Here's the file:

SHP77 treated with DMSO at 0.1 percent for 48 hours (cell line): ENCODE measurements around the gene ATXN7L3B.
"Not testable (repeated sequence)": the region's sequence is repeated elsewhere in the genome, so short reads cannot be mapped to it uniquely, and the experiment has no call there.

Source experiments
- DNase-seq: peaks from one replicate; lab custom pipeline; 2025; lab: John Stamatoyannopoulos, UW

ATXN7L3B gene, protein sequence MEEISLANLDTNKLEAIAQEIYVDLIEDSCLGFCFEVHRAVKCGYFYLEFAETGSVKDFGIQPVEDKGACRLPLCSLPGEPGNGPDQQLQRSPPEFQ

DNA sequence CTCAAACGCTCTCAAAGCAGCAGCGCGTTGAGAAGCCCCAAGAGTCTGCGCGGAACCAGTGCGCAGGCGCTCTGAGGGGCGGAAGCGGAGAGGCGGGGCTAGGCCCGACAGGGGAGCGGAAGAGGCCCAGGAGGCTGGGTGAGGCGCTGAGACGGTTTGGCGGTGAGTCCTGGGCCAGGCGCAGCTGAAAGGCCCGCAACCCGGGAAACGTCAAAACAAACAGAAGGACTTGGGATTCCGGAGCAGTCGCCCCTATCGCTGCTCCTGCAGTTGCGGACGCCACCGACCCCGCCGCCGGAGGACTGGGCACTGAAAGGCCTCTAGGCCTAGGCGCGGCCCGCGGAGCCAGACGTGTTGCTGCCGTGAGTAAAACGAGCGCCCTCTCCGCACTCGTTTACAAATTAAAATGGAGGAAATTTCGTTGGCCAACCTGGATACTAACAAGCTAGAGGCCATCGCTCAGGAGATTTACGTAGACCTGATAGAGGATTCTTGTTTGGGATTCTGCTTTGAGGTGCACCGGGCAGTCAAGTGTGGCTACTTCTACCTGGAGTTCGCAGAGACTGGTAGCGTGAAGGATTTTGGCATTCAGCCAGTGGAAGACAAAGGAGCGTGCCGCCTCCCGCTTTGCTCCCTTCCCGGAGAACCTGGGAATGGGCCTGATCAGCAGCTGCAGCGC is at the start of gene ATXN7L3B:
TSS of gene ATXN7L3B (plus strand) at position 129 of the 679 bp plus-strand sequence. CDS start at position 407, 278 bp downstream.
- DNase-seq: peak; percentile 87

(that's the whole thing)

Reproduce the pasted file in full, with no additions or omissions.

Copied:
SHP77 treated with DMSO at 0.1 percent for 48 hours (cell line): ENCODE measurements around the gene ATXN7L3B.
"Not testable (repeated sequence)": the region's sequence is repeated elsewhere in the genome, so short reads cannot be mapped to it uniquely, and the experiment has no call there.

Source experiments
- DNase-seq: peaks from one replicate; lab custom pipeline; 2025; lab: John Stamatoyannopoulos, UW

ATXN7L3B gene, protein sequence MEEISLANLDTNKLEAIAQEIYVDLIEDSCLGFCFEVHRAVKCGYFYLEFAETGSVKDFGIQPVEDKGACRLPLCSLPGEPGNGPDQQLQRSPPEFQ

DNA sequence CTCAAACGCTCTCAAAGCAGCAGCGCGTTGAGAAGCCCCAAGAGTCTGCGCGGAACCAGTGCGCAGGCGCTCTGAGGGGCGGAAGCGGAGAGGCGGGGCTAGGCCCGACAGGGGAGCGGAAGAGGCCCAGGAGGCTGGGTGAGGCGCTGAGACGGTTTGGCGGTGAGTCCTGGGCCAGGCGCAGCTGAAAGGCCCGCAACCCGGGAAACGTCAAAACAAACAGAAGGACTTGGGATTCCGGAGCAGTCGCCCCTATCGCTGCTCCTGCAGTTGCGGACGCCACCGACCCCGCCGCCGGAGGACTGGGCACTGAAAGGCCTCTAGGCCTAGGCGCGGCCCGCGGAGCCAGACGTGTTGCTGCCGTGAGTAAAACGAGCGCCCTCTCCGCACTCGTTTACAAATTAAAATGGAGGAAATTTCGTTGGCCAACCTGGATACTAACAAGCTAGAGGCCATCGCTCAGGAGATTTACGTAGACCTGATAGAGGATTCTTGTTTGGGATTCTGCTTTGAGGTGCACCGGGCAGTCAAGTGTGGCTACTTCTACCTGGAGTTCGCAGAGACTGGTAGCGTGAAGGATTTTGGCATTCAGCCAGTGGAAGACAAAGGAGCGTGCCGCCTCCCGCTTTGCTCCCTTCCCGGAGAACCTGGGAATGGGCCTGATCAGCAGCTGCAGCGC is at the start of gene ATXN7L3B:
TSS of gene ATXN7L3B (plus strand) at position 129 of the 679 bp plus-strand sequence. CDS start at position 407, 278 bp downstream.
- DNase-seq: peak; percentile 87